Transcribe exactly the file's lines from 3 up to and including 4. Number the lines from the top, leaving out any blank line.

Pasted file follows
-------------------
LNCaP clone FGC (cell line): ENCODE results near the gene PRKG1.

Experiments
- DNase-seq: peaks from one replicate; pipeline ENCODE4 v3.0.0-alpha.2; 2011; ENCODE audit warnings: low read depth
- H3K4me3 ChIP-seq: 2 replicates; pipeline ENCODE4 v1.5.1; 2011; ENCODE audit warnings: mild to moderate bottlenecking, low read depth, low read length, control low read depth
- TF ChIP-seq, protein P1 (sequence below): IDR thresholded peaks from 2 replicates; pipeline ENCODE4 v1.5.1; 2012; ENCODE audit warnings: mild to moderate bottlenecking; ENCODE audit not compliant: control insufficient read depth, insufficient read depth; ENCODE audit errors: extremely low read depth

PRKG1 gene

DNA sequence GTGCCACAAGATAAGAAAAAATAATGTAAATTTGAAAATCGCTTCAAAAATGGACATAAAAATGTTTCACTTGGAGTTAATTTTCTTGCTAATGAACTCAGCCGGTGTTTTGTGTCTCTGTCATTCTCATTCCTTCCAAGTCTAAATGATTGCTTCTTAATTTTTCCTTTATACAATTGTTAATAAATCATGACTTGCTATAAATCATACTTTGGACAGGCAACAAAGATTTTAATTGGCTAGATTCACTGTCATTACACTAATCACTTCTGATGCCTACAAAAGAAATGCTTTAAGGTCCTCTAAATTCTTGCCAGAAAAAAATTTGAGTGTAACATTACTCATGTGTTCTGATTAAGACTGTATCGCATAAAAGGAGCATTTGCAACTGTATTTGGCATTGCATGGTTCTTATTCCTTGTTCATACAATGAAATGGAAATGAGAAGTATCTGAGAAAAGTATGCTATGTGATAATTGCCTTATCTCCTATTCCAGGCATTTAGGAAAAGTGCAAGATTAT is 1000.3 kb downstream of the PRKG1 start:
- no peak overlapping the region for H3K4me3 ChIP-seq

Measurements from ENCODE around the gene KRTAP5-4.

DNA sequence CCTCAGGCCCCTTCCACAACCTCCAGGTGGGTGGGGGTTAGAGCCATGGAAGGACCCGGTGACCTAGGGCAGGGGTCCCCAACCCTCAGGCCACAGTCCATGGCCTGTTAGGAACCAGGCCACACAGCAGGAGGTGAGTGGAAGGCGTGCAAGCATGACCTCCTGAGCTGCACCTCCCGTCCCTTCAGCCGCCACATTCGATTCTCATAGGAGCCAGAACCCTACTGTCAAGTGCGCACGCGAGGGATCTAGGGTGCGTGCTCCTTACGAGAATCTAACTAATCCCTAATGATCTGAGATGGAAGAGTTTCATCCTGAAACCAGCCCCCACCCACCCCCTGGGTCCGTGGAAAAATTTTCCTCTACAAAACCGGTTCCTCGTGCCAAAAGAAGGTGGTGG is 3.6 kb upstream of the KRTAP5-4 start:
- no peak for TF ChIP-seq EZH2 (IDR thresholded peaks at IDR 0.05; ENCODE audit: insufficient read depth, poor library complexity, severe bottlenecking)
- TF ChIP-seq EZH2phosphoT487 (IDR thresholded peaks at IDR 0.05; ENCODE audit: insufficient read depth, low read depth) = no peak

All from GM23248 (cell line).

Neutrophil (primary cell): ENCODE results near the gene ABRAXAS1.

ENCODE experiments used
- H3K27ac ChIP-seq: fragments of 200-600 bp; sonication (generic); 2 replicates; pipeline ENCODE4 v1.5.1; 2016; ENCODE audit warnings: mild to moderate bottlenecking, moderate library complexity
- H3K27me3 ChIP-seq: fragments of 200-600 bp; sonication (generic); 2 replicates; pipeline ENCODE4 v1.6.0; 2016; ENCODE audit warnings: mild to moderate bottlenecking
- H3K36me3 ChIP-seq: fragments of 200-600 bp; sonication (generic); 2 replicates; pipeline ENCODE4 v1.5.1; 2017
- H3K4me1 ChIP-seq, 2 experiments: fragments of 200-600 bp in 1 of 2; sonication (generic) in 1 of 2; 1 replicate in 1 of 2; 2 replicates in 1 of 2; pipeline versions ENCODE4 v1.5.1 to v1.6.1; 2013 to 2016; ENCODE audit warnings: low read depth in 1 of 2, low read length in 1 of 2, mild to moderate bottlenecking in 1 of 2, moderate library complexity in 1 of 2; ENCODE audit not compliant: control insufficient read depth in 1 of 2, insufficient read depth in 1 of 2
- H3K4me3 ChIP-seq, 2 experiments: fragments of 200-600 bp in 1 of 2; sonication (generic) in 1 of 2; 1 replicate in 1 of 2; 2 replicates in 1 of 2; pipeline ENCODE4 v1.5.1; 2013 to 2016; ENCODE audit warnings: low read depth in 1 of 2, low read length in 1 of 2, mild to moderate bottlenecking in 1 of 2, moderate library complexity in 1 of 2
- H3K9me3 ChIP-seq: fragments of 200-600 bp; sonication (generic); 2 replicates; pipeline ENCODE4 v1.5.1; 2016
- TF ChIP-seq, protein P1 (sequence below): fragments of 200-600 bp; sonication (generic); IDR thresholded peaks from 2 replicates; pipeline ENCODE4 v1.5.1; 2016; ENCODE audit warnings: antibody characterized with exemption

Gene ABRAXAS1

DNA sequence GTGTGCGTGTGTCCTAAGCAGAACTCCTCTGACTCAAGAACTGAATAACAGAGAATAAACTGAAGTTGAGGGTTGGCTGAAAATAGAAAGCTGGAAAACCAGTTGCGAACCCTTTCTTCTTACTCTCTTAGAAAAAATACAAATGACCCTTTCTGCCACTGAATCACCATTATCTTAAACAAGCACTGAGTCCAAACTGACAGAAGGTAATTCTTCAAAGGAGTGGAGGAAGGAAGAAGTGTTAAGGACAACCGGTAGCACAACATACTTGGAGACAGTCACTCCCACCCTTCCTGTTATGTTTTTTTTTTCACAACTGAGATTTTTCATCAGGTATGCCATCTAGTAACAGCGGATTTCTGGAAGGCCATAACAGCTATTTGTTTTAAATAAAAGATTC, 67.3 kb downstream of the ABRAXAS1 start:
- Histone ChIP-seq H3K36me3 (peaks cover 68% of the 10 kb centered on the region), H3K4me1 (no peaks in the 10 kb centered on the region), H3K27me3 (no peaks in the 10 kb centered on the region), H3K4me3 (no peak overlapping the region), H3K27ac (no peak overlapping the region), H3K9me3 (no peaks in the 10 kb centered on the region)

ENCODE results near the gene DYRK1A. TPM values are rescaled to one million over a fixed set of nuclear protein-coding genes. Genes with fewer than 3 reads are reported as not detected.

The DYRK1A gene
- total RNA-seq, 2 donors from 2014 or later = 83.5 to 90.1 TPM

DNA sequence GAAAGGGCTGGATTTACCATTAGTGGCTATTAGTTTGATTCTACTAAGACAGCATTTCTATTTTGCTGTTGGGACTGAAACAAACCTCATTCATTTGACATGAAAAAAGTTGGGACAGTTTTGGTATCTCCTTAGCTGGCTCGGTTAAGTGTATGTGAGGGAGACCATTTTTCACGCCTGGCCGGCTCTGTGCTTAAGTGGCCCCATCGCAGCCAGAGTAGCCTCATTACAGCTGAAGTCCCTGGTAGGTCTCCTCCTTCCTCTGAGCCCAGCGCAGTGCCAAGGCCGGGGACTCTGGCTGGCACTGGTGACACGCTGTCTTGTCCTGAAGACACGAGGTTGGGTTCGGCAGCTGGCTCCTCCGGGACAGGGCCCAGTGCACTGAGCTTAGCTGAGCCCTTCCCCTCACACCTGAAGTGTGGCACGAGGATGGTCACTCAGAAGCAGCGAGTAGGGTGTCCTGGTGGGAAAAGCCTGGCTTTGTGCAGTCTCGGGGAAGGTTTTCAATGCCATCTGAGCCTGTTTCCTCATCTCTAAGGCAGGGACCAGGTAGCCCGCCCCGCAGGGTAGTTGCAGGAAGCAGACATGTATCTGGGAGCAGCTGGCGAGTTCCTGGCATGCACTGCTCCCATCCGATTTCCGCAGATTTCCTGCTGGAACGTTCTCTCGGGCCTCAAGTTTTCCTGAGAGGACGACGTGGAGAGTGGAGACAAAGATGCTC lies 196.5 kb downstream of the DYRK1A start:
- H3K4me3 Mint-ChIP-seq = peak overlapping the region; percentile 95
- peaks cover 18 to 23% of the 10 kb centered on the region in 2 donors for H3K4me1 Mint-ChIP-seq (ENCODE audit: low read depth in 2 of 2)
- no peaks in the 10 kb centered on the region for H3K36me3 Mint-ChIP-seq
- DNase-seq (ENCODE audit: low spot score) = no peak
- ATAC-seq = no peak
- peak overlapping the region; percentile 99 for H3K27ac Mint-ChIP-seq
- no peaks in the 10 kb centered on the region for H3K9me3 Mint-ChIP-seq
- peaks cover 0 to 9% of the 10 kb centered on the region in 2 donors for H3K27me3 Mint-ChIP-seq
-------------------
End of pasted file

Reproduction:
- DNase-seq: peaks from one replicate; pipeline ENCODE4 v3.0.0-alpha.2; 2011; ENCODE audit warnings: low read depth
- H3K4me3 ChIP-seq: 2 replicates; pipeline ENCODE4 v1.5.1; 2011; ENCODE audit warnings: mild to moderate bottlenecking, low read depth, low read length, control low read depth